Reconstruct runway 18/36, formed WWII airbase Includes runway width reduction from 150’ to 100’, correction of line of sight, realign existing taxiway connectors, runway lighting & signage, relocation of FAA owned NAVAIDS Received a 2017 grant, original planned for spring 2018 construction start, city desired earlier completion date so worked with contractor to start this year. Talked with airport manager last week and they are very pleased with progress Consultant: Alfred Benesch & Company Contractor: Paulsen
The 2017 grant were issued later than usual. The congressional releases were delayed and the grants must be released before they can be issued. We were ready for grants in March but the first grants were not issued until the end of May. Most of the grants were issued in June.
The Plattsmouth Municipal Airport was originally designed as an airport with visual approaches supporting light aircraft. Their role has changed as there is demand to serve larger aircraft. The airport currently has non-precision GPS approaches and there are possibilities of future approaches with precision type minimums. The problem: The first three T-hangars were constructed in the object free area for C-II aircraft. Finding funding the relocation has been an struggle for many years. Funded in FY2017 with NPE transferred from other Nebraska airport. Construction/grading started last fall. Paving is scheduled for next spring.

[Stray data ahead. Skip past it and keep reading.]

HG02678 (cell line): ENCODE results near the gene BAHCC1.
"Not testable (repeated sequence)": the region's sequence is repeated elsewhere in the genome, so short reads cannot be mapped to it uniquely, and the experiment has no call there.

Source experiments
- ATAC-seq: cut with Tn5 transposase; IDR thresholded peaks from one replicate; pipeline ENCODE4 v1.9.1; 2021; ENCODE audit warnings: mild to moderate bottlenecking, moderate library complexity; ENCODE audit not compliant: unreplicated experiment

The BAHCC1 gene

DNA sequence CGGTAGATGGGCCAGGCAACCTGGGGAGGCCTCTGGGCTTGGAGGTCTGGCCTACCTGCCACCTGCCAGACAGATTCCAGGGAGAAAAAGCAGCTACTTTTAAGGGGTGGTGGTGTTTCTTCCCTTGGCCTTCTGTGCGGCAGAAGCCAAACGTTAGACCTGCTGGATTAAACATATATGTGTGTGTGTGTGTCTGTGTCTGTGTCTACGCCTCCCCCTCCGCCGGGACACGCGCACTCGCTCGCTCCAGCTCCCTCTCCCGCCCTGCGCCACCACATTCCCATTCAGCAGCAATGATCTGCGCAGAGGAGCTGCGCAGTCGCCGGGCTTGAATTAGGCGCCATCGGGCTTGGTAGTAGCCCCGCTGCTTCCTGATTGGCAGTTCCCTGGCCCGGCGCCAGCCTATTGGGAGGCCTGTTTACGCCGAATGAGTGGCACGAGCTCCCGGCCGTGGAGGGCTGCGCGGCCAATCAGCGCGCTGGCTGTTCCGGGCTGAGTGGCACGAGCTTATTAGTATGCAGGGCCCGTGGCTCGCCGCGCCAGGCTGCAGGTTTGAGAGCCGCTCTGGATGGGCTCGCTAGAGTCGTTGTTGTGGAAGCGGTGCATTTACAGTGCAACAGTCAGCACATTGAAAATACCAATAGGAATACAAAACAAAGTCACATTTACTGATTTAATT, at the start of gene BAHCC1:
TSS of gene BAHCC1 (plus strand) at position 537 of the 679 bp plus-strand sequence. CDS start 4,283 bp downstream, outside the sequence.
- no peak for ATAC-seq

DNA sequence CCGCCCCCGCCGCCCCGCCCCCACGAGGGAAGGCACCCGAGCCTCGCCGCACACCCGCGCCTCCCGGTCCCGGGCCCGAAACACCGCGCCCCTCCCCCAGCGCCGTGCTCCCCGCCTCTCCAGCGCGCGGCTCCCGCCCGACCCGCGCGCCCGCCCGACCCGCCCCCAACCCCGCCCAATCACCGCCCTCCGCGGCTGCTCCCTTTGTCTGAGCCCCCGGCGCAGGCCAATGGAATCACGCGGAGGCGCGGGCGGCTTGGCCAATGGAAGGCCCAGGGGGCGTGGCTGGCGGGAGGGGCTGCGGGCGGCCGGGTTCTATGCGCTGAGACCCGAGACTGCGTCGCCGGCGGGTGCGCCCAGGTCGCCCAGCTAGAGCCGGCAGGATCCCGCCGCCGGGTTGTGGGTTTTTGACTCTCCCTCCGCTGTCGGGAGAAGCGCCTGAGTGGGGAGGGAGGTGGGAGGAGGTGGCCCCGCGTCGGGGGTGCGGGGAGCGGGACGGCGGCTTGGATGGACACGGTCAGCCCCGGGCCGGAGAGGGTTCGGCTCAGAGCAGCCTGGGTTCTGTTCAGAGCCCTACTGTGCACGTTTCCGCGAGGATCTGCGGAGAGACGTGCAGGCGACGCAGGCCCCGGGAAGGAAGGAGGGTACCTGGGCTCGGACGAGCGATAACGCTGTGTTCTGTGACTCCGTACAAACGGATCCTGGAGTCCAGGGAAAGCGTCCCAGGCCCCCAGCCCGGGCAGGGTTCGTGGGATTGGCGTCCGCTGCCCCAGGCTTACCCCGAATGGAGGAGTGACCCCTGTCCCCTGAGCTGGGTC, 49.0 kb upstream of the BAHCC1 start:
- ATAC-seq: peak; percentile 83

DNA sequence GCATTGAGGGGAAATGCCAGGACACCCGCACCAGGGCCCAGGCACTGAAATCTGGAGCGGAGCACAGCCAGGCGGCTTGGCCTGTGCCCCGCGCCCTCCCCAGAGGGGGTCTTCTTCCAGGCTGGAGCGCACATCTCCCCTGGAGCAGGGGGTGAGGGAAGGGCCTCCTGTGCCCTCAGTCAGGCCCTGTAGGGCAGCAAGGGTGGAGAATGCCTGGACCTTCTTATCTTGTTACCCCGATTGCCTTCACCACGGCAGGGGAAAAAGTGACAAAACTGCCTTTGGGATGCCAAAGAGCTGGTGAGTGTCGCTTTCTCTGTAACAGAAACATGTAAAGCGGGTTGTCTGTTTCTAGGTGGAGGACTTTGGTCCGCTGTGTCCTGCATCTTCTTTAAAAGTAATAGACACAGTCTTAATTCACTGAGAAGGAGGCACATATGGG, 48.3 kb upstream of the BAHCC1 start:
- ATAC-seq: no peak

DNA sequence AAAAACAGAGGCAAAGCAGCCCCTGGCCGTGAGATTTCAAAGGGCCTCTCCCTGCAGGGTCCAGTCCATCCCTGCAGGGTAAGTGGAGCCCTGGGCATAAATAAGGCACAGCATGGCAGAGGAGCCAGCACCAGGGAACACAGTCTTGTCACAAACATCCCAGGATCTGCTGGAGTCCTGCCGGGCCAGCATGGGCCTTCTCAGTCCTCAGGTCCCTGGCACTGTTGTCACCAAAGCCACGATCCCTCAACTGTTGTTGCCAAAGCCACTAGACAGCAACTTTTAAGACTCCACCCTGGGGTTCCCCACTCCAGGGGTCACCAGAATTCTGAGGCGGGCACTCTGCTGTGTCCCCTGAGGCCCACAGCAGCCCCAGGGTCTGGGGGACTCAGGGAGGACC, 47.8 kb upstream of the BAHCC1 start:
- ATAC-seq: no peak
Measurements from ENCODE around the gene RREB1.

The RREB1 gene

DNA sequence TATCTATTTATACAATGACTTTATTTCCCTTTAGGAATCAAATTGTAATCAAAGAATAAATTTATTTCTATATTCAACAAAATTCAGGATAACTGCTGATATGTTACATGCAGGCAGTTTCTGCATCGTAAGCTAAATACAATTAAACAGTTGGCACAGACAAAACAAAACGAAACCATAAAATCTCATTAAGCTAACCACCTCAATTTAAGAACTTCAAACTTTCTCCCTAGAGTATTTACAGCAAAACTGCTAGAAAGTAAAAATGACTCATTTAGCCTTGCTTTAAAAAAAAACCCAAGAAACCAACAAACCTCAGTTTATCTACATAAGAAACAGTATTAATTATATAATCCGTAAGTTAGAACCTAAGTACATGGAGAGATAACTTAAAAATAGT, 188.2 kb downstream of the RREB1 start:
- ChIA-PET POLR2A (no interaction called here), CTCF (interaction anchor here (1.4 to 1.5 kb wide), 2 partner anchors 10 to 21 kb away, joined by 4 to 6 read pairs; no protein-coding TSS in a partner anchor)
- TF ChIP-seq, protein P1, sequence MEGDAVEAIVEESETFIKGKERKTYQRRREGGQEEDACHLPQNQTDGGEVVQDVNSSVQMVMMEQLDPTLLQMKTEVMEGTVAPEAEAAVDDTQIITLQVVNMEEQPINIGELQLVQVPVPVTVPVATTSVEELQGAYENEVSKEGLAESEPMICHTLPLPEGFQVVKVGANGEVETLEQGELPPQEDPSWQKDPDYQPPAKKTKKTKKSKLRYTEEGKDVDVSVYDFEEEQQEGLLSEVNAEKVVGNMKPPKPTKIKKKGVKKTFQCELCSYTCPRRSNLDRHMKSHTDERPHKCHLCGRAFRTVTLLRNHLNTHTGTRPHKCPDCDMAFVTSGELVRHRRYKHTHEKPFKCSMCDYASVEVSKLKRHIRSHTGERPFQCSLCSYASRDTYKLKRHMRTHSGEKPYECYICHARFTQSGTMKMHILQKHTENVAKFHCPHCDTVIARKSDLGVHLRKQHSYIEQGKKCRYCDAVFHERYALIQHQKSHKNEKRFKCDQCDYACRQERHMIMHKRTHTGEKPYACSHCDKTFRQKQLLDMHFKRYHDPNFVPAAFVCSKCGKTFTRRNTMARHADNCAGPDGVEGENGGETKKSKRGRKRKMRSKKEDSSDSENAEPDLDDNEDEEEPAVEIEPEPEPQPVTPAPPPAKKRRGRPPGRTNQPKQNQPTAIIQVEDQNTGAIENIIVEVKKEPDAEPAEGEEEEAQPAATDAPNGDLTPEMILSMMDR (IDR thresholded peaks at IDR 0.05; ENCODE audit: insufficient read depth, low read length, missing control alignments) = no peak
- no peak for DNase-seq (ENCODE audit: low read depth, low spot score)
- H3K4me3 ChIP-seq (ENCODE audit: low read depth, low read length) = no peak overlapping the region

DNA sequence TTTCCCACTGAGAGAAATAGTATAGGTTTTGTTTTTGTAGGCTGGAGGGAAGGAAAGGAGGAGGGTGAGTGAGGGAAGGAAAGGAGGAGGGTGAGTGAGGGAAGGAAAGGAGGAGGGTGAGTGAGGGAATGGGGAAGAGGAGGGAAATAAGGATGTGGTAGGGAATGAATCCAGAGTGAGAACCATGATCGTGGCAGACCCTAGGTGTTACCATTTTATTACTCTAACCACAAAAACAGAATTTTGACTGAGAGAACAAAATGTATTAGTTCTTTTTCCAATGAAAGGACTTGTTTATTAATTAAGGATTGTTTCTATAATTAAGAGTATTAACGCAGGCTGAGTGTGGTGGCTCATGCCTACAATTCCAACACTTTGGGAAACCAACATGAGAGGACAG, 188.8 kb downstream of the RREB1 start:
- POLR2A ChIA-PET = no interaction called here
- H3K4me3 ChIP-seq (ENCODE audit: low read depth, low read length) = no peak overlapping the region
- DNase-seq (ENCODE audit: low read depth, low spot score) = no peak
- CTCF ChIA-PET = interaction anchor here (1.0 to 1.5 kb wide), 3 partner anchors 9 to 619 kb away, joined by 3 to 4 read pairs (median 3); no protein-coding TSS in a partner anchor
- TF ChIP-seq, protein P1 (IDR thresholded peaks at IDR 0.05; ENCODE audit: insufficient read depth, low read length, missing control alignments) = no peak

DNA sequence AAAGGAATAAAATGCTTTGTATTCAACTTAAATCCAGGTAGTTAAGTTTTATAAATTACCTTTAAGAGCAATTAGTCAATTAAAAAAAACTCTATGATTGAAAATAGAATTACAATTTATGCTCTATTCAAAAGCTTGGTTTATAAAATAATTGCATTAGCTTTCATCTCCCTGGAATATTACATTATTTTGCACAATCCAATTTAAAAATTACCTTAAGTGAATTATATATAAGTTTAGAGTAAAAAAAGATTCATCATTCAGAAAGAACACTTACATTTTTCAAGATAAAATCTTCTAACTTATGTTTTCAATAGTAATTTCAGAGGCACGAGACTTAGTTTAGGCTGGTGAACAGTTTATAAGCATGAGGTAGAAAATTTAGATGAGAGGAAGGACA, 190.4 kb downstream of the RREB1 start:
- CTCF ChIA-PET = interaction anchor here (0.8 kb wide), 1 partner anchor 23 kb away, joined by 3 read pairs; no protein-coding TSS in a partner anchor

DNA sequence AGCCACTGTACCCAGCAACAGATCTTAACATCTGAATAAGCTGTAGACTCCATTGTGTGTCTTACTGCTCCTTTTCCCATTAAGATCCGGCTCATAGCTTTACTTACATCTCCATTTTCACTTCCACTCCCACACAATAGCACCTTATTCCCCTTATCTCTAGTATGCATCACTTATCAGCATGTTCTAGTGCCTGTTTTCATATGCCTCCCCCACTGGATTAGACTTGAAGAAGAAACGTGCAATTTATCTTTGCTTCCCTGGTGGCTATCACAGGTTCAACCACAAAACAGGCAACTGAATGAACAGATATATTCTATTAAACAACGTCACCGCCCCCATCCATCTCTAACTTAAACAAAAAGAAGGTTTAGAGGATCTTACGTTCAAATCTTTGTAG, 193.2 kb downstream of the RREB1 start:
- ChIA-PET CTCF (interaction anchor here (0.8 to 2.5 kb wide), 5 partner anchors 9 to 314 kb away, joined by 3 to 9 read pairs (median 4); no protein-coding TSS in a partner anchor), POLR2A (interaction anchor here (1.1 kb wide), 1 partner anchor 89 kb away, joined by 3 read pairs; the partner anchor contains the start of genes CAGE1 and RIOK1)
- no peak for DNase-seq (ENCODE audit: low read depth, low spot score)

Construct partial parallel taxiway A complicated EA was needed as full parallel taxiway impacts Soldier Creek. Hope to complete taxiway before EA expires.
Requested 12 projects, received funding for 2. AIP is currently funded through January 19. not sufficient funds to run FAA formula. Aurora – original project scope included rehab of all asphalt pavement Beatrice – original scope included taxiway and apron work as well runway width will be reduced by 25% new lights installed plans have been submitted for review
Funding for construction projects remains one of our biggest challenges. Includes local, state, and federal funding. The runway pictured in these slides was constructed in 1997 for light aircraft with a state grant. The airport is currently being used by heaver jets and the pavement is feeling the stress. These operations are supporting the economic activity in several counties. Although the airport is eligible for federal funding, the airport sponsor does not know if they will be able to fund their share of an AIP grant.
That concludes a quick overview of airport projects and funding. Any Questions?
Broken Bow Municipal AirportBroken Bow Municipal Airport
Airport Improvement ProgramAirport Improvement Program
• The federal AIP grants reimburse most airport sponsorsThe federal AIP grants reimburse most airport sponsors
for up to 90% of eligible costs.for up to 90% of eligible costs.